Is War Over Karabakh Inevitable?
In considering the long-term prospects for a new war in Nagorno Karabakh, the key factor is of course Azerbaijan's growing wealth, especially relative to Armenia's stangnancy. But that could lead to two opposing results: either Azerbaijan would not want to risk damaging its vibrant economy by starting a war, or its oil-funded military will be so much stronger than Armenia's that trying to retake Karabakh would be inevitable.
Azerbaijan scholar and consultant Svante Cornell has written a new book on the country, Azerbaijan Since Independence, which he introduced at an event yesterday in DC. And the part that was most interesting to me was that he came down very much on the side of war being inevitable.
His argument: that while an Azerbaijan invasion of Karabakh would elicit international condemnation, it would probably be short-lived and not amount to much, comparable to what happened with Croatia when it ethnically cleansed the Serb-dominated eastern part of the country in the 1990s. (UPDATE: I should have mentioned originally, this assumes that the invasion would be quick; if not, a protracted conflict would cause a lot of foreign companies to not be interested in operating there.)(SECOND UPDATE: Cornell writes to clarify that the above are not his personal views, but those of "parts of the Azerbaijani leadership." That was clear in his talk, in my writing I just unfortunately conflated his views and the ones he was reporting. My apologies.)
In addition, Azerbaijan, as the party unhappy with the status quo, always has an interest in keeping the situation at high tension. And that raises the risk of an accidental escalation of a small incident into a full-scale war.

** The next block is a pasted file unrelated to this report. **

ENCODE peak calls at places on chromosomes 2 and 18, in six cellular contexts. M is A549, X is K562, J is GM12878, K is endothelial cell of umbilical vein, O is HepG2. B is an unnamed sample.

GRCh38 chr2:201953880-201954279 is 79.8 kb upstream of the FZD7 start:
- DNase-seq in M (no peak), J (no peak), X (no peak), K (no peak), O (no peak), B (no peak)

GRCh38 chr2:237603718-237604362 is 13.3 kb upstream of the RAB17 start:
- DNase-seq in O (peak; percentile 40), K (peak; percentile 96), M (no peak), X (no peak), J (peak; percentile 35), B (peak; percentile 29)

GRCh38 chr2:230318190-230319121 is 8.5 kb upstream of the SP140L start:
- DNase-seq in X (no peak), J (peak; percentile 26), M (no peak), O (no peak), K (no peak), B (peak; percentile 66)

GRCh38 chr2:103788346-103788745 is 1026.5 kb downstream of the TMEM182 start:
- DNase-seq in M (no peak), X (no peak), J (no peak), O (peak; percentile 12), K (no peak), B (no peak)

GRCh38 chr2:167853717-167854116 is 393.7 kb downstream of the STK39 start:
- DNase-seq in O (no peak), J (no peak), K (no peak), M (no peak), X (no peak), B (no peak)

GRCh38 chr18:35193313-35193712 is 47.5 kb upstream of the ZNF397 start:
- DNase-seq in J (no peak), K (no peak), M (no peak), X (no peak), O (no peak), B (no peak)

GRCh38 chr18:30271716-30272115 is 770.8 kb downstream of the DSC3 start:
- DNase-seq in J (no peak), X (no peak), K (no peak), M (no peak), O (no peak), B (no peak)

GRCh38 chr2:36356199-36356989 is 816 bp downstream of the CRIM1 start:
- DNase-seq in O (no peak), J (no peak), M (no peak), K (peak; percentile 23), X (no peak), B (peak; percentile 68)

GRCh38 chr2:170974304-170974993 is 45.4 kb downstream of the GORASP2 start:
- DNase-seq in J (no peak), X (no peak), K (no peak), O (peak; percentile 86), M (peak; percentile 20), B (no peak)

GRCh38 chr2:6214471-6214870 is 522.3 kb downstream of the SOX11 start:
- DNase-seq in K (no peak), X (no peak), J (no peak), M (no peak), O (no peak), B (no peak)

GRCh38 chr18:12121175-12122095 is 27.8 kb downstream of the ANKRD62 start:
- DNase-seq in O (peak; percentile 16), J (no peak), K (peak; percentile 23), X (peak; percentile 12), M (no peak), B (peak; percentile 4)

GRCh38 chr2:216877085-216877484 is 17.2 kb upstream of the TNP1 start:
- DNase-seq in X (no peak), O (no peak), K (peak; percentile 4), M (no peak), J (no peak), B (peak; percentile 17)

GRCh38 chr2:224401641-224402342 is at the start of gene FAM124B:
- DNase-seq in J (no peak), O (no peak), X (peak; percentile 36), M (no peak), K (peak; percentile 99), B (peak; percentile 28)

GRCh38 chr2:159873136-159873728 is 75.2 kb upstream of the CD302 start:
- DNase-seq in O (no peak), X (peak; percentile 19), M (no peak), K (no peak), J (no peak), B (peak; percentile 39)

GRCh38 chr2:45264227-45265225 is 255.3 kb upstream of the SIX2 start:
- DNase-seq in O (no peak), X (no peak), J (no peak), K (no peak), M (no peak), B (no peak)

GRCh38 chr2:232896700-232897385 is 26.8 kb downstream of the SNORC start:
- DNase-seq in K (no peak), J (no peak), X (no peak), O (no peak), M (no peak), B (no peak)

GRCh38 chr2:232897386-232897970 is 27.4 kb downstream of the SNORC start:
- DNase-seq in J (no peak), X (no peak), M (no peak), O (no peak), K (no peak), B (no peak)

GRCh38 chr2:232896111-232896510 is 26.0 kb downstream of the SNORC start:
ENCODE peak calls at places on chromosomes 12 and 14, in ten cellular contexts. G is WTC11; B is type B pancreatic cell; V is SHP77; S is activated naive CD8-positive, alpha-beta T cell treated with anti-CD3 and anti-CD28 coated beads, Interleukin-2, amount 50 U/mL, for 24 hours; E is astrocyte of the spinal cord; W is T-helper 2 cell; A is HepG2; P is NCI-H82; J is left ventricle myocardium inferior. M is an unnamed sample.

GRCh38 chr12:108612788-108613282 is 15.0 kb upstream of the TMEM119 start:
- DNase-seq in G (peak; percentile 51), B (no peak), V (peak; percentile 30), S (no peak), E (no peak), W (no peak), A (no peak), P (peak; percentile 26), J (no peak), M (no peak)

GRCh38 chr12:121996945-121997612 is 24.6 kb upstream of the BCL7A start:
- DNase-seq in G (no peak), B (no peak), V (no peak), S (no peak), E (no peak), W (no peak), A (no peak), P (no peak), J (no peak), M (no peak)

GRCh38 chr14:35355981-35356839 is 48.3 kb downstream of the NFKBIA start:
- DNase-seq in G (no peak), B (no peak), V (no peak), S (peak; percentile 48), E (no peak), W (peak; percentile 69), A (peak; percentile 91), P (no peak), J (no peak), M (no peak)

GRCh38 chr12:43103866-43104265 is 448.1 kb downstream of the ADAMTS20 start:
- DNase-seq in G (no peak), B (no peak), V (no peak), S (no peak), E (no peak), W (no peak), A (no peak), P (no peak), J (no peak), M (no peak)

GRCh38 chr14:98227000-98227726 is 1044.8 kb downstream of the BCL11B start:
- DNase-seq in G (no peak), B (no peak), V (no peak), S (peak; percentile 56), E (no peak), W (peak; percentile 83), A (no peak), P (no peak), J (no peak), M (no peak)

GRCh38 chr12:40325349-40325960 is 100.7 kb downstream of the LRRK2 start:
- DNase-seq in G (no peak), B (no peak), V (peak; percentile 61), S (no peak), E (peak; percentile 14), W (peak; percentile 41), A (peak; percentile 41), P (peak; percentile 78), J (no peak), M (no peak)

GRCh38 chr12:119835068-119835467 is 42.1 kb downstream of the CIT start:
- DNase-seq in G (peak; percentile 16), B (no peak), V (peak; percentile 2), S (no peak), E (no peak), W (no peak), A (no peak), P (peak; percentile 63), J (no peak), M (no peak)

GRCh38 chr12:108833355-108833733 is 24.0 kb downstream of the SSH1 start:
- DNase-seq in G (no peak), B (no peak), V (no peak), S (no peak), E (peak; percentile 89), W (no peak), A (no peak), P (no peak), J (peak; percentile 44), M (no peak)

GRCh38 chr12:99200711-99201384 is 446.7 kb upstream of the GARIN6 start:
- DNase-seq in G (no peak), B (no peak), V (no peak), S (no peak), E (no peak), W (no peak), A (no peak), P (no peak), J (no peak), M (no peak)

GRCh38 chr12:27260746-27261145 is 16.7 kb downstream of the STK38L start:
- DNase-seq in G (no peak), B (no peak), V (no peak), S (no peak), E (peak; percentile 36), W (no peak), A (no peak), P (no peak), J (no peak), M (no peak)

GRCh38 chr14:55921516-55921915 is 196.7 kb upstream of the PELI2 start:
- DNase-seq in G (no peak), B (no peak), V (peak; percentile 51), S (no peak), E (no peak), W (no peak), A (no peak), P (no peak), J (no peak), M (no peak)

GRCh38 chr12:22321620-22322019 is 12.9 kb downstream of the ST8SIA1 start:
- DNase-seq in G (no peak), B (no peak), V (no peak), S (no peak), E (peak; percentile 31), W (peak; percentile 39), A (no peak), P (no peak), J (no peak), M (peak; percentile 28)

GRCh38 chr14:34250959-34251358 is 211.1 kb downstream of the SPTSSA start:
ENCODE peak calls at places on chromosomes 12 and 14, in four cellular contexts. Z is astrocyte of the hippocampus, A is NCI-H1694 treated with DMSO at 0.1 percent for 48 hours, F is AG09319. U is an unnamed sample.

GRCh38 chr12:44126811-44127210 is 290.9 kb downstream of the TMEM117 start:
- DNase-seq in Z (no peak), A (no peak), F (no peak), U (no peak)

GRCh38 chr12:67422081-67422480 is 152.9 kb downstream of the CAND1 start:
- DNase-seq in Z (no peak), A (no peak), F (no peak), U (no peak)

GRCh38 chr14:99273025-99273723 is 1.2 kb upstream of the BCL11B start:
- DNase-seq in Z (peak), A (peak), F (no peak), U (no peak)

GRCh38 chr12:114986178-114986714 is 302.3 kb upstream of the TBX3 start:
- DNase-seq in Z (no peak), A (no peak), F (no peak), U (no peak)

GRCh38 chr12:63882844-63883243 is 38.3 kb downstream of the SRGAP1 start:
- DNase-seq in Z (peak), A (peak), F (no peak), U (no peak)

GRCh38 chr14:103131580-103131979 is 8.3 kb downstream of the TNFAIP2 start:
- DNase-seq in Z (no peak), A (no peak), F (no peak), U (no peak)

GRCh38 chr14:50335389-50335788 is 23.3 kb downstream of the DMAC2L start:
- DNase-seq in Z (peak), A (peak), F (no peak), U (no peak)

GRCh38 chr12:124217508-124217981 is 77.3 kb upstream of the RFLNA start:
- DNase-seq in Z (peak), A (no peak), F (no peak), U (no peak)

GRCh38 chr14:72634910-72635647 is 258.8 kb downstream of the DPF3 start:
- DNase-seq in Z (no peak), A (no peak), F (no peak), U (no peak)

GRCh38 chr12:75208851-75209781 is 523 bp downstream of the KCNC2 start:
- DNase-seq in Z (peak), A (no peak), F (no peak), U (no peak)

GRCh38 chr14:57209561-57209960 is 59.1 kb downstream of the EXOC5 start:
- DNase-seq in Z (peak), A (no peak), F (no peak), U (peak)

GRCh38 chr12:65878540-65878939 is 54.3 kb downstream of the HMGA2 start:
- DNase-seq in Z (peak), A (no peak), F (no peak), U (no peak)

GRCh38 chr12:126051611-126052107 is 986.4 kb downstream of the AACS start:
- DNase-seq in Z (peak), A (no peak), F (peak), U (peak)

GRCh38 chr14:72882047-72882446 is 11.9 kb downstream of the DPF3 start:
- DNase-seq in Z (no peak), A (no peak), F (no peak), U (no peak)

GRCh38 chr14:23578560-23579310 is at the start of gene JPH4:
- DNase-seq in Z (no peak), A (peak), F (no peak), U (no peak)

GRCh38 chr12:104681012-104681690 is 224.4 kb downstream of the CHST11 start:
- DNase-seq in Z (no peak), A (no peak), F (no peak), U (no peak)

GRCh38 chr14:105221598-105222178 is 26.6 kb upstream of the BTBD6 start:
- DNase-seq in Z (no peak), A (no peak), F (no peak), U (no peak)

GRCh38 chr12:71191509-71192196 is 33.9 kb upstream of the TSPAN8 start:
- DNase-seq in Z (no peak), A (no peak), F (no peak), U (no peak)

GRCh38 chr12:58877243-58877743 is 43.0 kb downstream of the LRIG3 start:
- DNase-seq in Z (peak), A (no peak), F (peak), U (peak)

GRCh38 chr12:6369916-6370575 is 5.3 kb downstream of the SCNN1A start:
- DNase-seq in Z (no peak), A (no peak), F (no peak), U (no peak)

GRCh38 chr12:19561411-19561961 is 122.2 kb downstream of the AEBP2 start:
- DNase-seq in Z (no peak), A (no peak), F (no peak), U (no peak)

And for domestic political purposes, it may eventually be worth it to start a war, even if it had disastrous consequences. Cornell suggested that the current government wouldn't do this, only a future one. But I can't help but think of the Wikileaked cable that compared President Ilham Aliyev to Sonny Corleone, hot-headed and considering the affairs of state to be personal, not merely business.
Karabakh was thus not comparable to Cyprus -- a frozen conflict that seems to soften over time -- but rather to more entrenched conflicts like Israel-Palestine or Kashmir. "Every year without a resolution it's becoming more dangerous, not less dangerous... the situation is not sustainable because the balance of power between the two protagonists is changing. Armenia is sitting on the land, and whether you like it or not, Azerbaijan is getting richer, its economy is four or five times larger than Armenia's and sooner or later, something's got to give."
Cornell is generally pretty pro-Azerbaijan, and his framing of the situation as something inevitable seems to absolve Azerbaijan of any responsibility for its actions, which I think one could quibble with. But he knows Azerbaijan well, and this is an analysis worth considering.